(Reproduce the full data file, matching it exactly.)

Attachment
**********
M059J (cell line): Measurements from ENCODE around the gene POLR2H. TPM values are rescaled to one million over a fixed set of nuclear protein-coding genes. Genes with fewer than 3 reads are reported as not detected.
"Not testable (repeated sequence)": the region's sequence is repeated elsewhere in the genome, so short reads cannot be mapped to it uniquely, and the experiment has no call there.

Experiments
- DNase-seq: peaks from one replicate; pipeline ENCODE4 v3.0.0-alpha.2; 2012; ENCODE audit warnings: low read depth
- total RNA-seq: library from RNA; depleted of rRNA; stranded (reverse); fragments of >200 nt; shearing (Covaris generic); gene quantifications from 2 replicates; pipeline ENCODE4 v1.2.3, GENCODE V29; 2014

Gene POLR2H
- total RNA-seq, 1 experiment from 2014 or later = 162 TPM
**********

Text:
M059J (cell line): Measurements from ENCODE around the gene POLR2H. TPM values are rescaled to one million over a fixed set of nuclear protein-coding genes. Genes with fewer than 3 reads are reported as not detected.
"Not testable (repeated sequence)": the region's sequence is repeated elsewhere in the genome, so short reads cannot be mapped to it uniquely, and the experiment has no call there.

Experiments
- DNase-seq: peaks from one replicate; pipeline ENCODE4 v3.0.0-alpha.2; 2012; ENCODE audit warnings: low read depth
- total RNA-seq: library from RNA; depleted of rRNA; stranded (reverse); fragments of >200 nt; shearing (Covaris generic); gene quantifications from 2 replicates; pipeline ENCODE4 v1.2.3, GENCODE V29; 2014

Gene POLR2H
- total RNA-seq, 1 experiment from 2014 or later = 162 TPM